In search for self-identity, the Graduate School of Management of St. Petersburg University (GSOM SPbU) has formulated its core values. They are aligned with the mission, vision and strategy of the Business School: continuous development, customer focus, openness and multiculturalism, a team of like-minded people, responsible leadership, professionalism. Maria Afonina, Advisor to the Director of GSOM SPbU in HR, spoke about the importance of values for the development of the university, and their implementation in the everyday activities of teachers, staff and students.
Why does the Business School need values, how do they help it to develop?
The topic of values became relevant in the Russian management environment not so long ago, perhaps only about 10 years ago. Then they started talking about the fact that in addition to the mission, vision and strategic plans, something else is needed that would unite people, help them to recognize their people, at the level of a certain code and motivate them to stay within the framework of one organization. It can also happen the other way around; the formulation of values can help one to realize that this company may not suit their needs.
Today, it is obvious that values are important for any community, from the family to large structures like banks. The Business school is no exception: we also need this code, the invisible cement that creates our bond, the moral yardstick that allows us to make choices in any given situation.
At the same time, we understand that the academic university environment has its own characteristics. This is not a business in the truest sense of the word, or just teaching. This, among other things, is the education of a new generation. And for the Business School it is also the education of future managers and leaders of the country. Therefore, our responsibility is especially great.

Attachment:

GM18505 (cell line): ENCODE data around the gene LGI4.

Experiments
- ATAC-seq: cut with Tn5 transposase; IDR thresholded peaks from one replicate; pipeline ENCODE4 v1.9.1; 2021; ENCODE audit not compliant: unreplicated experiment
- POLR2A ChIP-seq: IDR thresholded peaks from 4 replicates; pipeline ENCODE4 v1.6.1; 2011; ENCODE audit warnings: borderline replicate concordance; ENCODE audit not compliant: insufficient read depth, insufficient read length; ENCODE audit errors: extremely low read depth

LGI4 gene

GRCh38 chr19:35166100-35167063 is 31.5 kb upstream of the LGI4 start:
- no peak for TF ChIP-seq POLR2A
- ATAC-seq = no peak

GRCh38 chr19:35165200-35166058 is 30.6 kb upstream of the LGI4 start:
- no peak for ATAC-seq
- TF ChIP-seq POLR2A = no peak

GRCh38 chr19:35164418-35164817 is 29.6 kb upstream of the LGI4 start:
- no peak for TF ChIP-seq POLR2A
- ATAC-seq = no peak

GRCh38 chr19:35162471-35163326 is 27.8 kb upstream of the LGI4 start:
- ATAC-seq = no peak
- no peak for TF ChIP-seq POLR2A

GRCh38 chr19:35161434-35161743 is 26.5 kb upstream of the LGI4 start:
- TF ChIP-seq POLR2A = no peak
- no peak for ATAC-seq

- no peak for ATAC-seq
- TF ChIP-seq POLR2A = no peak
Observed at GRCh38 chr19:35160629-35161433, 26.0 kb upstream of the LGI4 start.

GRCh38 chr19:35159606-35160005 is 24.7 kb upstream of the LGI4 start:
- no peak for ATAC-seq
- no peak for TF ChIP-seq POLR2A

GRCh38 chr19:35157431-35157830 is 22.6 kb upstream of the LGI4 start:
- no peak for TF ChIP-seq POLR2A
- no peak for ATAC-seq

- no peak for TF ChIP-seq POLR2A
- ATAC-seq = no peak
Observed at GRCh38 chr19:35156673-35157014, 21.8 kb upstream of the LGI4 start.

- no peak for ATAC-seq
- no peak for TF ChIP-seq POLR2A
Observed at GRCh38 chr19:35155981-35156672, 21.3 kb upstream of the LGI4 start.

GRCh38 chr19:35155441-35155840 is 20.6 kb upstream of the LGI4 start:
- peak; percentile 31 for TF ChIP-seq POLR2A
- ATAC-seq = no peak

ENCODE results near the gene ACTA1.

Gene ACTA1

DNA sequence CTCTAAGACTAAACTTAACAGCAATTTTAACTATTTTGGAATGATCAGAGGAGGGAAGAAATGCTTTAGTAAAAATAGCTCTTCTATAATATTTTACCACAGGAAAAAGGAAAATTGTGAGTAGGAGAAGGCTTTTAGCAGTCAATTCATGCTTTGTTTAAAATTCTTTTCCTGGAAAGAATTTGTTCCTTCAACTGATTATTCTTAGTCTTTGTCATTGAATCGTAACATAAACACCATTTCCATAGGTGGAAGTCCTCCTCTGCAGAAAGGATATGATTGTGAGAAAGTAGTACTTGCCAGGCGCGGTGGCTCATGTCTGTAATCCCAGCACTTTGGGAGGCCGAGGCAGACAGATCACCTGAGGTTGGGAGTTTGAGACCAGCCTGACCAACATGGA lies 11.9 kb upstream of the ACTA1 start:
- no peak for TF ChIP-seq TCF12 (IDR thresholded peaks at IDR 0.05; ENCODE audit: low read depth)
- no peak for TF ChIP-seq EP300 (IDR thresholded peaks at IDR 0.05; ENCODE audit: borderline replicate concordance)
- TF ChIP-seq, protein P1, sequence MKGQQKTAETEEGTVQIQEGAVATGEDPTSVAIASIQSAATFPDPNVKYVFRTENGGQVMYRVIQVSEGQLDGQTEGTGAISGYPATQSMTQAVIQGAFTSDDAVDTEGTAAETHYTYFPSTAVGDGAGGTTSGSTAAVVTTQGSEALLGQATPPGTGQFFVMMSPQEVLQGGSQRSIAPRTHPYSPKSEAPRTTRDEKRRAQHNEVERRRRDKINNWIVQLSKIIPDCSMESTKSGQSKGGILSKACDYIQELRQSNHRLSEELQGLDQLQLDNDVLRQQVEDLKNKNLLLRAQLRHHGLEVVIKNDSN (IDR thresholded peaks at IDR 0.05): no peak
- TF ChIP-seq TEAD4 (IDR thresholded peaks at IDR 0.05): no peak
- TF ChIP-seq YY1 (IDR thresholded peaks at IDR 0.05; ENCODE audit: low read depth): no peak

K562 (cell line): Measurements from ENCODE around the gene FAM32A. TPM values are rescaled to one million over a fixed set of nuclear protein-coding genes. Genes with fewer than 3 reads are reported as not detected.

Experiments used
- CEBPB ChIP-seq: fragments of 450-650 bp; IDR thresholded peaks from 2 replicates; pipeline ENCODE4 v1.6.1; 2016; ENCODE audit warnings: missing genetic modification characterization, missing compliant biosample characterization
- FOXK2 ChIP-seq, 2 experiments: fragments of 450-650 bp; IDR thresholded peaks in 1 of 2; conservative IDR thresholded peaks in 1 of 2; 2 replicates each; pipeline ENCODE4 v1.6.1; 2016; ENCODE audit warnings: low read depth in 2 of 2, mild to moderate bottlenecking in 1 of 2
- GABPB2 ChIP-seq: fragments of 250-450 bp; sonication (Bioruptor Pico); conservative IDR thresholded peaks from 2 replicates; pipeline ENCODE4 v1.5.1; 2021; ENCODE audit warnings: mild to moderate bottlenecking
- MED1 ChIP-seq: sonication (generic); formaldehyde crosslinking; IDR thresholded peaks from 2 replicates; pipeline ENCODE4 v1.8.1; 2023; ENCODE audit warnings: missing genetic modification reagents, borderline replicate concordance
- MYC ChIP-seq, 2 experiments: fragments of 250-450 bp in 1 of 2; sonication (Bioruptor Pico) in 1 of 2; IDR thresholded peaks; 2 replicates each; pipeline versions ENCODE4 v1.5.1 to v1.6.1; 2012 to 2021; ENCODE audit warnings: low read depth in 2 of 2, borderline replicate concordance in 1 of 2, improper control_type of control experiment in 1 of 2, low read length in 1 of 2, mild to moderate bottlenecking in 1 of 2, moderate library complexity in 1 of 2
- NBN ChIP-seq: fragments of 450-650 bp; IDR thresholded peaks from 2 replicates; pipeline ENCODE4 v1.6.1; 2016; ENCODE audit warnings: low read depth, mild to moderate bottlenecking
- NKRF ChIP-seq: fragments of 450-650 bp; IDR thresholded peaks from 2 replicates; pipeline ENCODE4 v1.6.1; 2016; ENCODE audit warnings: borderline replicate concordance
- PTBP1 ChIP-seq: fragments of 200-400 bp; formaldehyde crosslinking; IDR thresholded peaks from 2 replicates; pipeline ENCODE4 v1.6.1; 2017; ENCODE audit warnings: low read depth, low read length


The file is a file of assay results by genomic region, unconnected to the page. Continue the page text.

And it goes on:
Are values a more moral and ethical category or a business and rational category?
I would say, values should unite people in an organization, so they should be understandable and shared. Of course, for an organization, this is a more business-like category, but if at the same time they do not also have a moral and ethical coloring, people are less likely to make these values their own.
Is it likely that in this case, private values will conflict with the values of the organization?
It is. That is why we say that values, as a cultural code, attract “friends” and reject “aliens”.
Among the values of GSOM SPbU, for example, there has been a continuous development. It is unlikely that it can cause rejection in anyone. Any living organism develops while it lives. Stagnation means dying. It is clear that there are those who like to sit on the couch, eat chips and watch the "yellow" news, thus emphasizing sensationalism over facts. We do not condemn them, but we are looking for a different type of person: the restless, for whom constant development is their way of life.
For teachers, in my opinion, this is the key value. When you teach the younger generation, you must always be ahead. It's like Alice Through the Looking Glass: you need to run to stay in place, and rush with incredible speed to move forward. Otherwise, it is very difficult to teach a generation, which, in my opinion, is already being born with a built-in processor and knowledge that other generations had to reach with their own sweat and blood, in order to do something.
The same can be said for multiculturalism and acceptance of diversity. We live in an open world in which information and experience is global property, not the know-how of a single country or nation. We have no right to lock ourselves in and close ourselves off, but we must accept everything that develops and enriches us. It is even strange to discuss; the multivariance of the norm already seems so obvious.